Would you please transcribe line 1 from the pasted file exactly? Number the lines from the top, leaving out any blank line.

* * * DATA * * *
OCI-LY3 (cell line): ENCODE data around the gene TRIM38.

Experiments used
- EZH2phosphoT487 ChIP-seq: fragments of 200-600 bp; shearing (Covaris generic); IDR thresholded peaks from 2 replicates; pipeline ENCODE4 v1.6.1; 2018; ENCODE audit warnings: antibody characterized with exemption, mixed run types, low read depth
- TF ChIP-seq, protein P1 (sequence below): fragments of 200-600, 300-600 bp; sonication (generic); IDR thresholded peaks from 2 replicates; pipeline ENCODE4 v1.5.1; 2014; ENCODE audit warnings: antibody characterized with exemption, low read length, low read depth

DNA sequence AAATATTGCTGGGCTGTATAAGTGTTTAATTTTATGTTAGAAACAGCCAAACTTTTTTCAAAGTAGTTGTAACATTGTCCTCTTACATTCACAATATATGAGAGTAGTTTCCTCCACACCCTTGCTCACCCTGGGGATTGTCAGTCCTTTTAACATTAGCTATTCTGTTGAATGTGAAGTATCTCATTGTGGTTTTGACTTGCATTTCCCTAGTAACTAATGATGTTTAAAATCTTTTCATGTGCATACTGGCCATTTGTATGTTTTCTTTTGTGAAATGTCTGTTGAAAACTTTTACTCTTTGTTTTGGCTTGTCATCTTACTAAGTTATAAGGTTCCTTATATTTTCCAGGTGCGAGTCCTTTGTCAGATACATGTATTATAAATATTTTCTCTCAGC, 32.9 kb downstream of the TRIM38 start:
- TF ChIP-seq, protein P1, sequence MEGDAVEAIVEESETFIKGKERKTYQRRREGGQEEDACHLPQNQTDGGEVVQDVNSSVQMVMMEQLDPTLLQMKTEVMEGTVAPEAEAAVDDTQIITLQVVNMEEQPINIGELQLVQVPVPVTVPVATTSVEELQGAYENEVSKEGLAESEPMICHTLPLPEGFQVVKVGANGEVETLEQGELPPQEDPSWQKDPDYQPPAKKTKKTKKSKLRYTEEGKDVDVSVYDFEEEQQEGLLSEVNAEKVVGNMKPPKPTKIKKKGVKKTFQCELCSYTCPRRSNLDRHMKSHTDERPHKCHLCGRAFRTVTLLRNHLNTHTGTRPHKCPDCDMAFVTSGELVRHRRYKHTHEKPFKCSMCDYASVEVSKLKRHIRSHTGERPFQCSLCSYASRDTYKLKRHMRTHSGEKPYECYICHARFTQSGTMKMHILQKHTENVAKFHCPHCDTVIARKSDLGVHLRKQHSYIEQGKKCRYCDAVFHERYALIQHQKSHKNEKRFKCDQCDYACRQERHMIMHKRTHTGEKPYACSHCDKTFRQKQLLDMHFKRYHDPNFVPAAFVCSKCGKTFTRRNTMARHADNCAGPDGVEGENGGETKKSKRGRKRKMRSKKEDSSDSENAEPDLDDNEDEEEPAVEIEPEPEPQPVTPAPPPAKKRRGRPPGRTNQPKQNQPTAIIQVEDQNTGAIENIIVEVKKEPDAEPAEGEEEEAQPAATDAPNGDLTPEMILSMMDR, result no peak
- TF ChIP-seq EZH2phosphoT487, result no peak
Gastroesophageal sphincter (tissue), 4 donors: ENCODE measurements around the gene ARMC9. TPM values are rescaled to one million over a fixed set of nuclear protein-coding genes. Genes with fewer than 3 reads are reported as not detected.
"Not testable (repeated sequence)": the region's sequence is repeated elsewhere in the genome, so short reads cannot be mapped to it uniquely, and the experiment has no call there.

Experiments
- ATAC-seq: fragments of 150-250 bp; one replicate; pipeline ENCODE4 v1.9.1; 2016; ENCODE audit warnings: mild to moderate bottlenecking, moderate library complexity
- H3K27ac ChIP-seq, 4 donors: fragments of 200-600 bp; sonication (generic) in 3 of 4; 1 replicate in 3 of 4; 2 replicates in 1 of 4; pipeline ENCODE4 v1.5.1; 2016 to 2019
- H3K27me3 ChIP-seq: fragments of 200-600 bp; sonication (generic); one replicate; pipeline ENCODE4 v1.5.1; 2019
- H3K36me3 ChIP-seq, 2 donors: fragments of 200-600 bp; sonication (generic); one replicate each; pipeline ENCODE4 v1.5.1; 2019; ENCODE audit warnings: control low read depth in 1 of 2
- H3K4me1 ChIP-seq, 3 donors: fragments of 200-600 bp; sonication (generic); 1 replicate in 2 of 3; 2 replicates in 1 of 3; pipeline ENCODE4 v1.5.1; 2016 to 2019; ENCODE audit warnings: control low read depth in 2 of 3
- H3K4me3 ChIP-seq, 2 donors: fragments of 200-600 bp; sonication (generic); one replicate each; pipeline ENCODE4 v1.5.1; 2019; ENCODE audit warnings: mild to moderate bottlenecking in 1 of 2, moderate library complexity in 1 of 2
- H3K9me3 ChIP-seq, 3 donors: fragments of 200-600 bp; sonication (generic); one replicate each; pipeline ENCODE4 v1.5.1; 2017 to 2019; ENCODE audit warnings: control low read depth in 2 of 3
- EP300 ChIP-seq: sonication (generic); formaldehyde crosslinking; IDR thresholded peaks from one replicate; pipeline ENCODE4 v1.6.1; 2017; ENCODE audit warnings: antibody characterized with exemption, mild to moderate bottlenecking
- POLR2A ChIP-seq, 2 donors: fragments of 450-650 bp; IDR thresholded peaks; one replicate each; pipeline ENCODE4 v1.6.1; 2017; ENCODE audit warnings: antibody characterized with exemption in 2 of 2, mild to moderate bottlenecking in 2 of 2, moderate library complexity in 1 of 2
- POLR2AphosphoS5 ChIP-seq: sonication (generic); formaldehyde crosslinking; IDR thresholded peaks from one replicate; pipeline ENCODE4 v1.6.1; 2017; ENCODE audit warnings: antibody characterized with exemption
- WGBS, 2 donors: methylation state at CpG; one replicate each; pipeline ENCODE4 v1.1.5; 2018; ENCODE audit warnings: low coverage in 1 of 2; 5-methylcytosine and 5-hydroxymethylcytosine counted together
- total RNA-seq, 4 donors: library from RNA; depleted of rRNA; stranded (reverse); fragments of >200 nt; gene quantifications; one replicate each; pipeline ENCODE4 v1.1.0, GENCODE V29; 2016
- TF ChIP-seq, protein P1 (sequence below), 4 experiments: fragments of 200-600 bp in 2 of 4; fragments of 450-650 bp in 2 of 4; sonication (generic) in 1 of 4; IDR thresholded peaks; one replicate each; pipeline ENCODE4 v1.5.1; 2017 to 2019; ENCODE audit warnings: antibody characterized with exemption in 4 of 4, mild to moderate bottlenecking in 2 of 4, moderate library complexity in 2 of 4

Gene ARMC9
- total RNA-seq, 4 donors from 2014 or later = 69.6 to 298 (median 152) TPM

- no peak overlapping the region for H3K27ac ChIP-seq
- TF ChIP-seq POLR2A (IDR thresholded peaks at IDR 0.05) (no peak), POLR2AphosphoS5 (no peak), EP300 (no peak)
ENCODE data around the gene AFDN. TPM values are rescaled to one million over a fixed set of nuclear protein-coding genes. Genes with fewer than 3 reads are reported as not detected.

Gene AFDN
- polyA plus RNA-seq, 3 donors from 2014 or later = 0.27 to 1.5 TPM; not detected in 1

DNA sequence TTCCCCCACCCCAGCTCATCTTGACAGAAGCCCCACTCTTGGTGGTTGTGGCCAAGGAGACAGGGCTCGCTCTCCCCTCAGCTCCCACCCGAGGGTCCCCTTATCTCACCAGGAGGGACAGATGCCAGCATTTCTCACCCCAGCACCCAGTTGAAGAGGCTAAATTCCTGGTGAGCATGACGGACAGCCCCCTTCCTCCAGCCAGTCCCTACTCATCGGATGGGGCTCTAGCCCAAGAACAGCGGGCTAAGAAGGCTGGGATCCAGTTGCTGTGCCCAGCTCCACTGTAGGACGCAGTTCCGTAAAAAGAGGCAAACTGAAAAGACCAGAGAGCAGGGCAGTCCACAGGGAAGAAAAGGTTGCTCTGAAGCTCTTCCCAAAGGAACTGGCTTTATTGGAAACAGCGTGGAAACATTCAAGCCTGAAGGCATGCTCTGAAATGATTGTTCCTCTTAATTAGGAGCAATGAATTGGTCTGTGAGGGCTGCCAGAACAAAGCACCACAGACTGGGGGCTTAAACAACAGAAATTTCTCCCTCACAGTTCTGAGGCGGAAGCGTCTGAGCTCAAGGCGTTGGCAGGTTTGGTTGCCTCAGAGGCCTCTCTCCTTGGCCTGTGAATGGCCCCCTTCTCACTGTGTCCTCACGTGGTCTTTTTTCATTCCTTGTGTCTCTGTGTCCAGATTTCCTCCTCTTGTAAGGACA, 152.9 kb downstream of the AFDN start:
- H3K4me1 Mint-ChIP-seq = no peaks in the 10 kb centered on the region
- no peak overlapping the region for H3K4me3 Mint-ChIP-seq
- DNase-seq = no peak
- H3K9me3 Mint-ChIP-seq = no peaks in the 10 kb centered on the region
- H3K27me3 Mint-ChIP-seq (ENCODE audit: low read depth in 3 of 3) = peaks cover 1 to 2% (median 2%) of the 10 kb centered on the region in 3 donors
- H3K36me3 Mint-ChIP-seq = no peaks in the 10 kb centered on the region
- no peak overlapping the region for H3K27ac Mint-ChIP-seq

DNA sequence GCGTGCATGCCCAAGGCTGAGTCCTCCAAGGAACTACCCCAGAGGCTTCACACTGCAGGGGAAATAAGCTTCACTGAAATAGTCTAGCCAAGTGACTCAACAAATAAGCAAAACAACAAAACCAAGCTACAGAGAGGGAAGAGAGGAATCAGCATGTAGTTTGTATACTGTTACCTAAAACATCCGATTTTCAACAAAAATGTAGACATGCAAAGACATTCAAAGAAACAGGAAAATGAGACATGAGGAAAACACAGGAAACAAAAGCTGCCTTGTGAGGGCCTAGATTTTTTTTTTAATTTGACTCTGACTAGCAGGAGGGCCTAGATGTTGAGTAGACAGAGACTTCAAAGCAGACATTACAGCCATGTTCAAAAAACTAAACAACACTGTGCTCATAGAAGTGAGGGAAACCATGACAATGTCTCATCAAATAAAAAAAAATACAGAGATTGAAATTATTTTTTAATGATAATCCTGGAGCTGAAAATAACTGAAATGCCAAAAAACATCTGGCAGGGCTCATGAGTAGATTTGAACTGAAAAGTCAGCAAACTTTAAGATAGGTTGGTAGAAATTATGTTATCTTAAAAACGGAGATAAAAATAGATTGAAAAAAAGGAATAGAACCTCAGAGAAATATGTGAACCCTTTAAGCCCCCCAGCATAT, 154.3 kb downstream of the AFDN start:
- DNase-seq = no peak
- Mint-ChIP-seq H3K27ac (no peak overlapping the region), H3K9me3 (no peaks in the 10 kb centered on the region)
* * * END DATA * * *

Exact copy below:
OCI-LY3 (cell line): ENCODE data around the gene TRIM38.